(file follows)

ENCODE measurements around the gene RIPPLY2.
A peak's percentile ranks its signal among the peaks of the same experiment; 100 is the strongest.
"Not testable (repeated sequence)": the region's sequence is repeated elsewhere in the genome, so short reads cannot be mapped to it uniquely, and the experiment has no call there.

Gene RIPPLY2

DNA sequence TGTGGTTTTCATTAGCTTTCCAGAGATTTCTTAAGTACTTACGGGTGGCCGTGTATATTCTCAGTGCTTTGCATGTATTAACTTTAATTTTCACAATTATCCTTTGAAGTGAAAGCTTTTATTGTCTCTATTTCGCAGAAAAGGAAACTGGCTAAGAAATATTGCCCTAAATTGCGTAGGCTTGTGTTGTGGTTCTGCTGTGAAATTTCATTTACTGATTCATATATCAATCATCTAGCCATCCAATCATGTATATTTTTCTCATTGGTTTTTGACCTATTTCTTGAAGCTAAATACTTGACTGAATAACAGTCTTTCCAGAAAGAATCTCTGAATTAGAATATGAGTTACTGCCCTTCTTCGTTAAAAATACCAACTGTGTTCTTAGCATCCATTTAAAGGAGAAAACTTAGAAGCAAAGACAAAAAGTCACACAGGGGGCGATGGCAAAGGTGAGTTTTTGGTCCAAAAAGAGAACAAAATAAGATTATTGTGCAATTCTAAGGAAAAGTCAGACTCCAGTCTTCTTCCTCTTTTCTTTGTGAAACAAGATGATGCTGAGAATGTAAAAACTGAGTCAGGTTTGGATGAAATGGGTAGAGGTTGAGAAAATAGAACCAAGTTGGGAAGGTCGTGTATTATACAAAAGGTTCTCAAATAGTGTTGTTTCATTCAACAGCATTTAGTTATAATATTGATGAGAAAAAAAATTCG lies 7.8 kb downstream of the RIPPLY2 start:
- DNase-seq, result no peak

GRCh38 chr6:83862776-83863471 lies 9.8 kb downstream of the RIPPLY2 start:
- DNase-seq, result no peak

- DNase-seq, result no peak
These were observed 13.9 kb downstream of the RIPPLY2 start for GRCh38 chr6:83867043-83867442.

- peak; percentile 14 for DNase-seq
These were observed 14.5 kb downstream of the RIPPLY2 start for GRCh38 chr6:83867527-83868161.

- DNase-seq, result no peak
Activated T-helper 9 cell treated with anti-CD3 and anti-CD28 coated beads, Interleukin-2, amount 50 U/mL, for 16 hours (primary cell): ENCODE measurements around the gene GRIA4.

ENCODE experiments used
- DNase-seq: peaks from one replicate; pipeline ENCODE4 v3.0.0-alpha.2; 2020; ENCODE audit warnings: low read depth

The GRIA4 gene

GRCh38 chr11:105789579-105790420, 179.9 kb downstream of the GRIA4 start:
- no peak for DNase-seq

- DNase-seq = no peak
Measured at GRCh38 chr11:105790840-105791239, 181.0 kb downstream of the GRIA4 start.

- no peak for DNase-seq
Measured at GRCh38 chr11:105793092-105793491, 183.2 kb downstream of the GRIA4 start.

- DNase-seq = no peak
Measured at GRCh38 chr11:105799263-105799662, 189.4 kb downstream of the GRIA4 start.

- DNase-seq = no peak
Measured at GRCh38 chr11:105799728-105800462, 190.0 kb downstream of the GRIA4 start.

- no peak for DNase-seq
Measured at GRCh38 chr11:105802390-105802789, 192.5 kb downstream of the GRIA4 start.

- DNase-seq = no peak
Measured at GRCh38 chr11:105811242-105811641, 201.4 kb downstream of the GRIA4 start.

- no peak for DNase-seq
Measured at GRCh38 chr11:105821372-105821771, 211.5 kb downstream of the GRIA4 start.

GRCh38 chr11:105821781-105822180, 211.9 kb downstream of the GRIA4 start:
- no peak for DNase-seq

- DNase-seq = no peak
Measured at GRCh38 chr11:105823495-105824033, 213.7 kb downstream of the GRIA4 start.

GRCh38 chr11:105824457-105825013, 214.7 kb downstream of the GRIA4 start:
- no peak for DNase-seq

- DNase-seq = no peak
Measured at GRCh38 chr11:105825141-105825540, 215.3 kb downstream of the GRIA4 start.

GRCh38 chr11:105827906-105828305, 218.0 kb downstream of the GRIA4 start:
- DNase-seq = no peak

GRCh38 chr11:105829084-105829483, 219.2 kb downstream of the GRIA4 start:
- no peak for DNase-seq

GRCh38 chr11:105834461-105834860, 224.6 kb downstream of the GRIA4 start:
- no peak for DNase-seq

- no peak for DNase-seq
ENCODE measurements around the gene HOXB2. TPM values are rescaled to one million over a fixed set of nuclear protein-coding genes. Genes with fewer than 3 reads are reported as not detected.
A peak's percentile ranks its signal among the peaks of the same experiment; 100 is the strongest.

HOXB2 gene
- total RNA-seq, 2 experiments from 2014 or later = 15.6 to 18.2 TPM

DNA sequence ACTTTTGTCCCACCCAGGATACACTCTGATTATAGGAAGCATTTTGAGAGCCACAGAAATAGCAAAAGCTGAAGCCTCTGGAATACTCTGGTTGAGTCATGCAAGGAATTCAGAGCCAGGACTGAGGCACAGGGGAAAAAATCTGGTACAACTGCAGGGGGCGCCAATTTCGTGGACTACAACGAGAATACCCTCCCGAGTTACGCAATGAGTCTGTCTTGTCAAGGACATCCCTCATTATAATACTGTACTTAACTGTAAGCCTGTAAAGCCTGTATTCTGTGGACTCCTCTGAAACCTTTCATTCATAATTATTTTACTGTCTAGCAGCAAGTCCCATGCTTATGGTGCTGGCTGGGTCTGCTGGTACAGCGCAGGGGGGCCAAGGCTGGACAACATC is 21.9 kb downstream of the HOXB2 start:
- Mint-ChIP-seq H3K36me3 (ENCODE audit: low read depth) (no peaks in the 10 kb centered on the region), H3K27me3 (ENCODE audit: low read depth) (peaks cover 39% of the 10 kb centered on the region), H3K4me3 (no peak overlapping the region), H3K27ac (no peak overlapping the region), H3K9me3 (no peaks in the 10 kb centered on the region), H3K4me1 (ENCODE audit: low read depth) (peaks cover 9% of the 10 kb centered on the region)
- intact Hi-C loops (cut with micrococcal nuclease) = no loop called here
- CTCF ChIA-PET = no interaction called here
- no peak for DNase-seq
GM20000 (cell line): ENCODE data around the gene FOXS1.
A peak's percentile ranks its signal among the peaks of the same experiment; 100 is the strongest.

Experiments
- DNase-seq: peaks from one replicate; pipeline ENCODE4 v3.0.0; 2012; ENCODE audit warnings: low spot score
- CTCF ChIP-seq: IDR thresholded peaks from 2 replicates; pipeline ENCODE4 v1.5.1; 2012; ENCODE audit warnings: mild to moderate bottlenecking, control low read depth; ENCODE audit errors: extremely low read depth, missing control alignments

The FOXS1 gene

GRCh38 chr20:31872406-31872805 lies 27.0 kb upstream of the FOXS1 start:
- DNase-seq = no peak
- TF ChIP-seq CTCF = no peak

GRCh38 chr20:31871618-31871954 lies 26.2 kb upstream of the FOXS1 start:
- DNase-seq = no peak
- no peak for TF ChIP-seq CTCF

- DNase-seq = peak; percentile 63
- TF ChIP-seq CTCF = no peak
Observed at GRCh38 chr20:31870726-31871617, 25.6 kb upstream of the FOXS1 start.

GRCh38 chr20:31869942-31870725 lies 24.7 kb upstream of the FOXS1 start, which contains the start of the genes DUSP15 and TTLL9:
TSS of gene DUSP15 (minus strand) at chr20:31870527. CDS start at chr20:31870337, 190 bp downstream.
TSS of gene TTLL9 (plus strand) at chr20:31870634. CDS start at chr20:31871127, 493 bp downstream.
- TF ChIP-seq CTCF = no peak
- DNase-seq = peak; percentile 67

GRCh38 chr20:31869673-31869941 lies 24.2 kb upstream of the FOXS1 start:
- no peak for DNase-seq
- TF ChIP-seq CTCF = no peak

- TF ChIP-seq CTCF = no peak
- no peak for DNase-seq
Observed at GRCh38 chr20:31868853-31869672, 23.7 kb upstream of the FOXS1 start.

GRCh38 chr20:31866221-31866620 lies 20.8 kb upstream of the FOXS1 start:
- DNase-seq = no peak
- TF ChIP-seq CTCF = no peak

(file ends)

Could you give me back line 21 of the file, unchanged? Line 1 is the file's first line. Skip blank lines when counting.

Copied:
Measured at GRCh38 chr11:105790840-105791239, 181.0 kb downstream of the GRIA4 start.